During the Pinochet dictatorship, only two national feature films were released in Chile but over the last decade of this century some two dozen new films were premiered every year.
Chilean cinema is now pulled between local identities and mainstream global aesthetics: a time of adaptation and dilution, of compromise and commitment.
The two editors of “Chilean cinema in the twenty-first century world” question in what sense a national focus remains a worthwhile way of approaching the country’s film production.
The penetration of global capital makes it possible to ask whether even a regional context is useful.
Any essentialist approach to Latin American cinema has to confront the reality of an international film world, its funding and distribution.
The films of Pablo Larraín and Sabastián Lelio bear testimony to ambivalences that arise when directors aspire to global reach. NO (2012), the first Chilean feature to be nominated for an Oscar for best foreign-language film, looks at the 1988 referendum that Pinochet felt confident would legitimise his dictatorship.
Its focus on matters political is admirable but the mobilization of the Left in the run-up to the referendum is sidestepped and the marketing strategy of a clever advertising executive is seen as key to securing a No victory.
“The Club” (El Club, 2015), also the work of Larraín, is a study of the pain inflicted by those in power – in this case sexual abuse by priests– it resonates with the complicity of sections of Chilean society with the abuses of the Pinochet regime.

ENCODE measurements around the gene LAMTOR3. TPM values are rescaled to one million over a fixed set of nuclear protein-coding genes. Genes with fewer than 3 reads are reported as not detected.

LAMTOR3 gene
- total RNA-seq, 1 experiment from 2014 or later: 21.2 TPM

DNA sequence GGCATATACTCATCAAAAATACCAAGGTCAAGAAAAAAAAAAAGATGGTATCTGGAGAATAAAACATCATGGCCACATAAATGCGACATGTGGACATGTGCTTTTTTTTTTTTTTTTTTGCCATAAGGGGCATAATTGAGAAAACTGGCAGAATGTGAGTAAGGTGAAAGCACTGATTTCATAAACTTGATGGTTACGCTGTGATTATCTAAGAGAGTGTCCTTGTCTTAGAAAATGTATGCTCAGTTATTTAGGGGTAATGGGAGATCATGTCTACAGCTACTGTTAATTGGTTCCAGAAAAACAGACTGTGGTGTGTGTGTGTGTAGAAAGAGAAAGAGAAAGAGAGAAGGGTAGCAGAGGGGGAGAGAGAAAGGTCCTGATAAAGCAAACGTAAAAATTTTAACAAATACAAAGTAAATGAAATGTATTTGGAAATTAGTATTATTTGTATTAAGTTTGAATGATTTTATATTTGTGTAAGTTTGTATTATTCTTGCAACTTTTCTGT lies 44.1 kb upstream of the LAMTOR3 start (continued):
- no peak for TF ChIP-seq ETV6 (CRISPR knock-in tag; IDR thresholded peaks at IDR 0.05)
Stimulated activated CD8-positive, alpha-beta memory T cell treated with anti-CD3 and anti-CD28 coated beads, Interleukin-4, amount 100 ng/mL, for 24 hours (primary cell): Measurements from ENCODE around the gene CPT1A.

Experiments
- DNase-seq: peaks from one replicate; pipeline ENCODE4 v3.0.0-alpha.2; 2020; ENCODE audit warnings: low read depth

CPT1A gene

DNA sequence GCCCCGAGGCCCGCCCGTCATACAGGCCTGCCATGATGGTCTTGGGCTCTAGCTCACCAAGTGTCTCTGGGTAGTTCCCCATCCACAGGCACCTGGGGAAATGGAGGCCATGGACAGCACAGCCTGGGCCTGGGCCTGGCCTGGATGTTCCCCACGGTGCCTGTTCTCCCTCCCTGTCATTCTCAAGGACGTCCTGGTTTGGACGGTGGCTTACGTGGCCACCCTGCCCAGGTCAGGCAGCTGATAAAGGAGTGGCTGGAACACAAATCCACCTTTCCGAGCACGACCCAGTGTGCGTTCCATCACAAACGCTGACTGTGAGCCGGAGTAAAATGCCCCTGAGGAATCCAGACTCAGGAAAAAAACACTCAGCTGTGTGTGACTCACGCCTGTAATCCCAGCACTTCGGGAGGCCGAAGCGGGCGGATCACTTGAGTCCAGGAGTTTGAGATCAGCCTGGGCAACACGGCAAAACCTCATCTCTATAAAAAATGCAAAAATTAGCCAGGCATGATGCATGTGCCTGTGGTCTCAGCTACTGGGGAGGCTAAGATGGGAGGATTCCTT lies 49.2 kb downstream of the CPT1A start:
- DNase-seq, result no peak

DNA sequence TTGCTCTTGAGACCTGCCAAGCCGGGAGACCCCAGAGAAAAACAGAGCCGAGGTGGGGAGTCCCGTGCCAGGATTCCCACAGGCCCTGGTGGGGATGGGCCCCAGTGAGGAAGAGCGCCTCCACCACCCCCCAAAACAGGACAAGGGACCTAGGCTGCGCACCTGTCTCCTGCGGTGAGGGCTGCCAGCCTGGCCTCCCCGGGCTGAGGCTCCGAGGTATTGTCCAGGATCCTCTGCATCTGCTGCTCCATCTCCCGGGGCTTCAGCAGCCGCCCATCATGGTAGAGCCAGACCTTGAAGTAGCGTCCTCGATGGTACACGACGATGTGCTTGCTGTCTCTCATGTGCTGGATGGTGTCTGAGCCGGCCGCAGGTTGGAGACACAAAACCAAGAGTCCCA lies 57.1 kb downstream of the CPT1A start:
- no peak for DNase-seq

“A fantastic woman” (Una mujer fantástica, 2017) was also nominated for best foreign-language film and won an Oscar. As a touching portrayal of a trans* woman, Marina, dealing with the sudden death of Orlando, her partner, it is not difficult to see why.
Subject to the biopolitics of the Chilean state and the prejudices of Orlando’s family, Marina wins respect for the fortitude with which she upholds the right to mourn a loved one.
Any compassionate liberal will be on her side but, as is pointed out in this book, the film makes Marina’s plight uncharacteristic of the difficulties facing trans* (it helps that she is white, financially secure and a talented opera singer).
The contributors to this set of essays share a critical attitude towards contemporary Chilean cinema. The result is an invaluable guide for anglophones while its critical instincts make it vital reading for anyone with an interest in film.
The book will also have you looking to see “Actores secundarios” (2004) and “La ciudad de los fotógrafos” (2006), about the way the dictatorship etched its influence on the lives of Chilean people, and two other 2017 documentaries about not the victims but the perpetrators of violence under Pinochet – “El pacto de Adriana” and “El color del camaleón”.
“Chilean cinema in the twenty-first century world”, edited by Vania Barraza and Carl Fischer, is published by Wayne State University Press.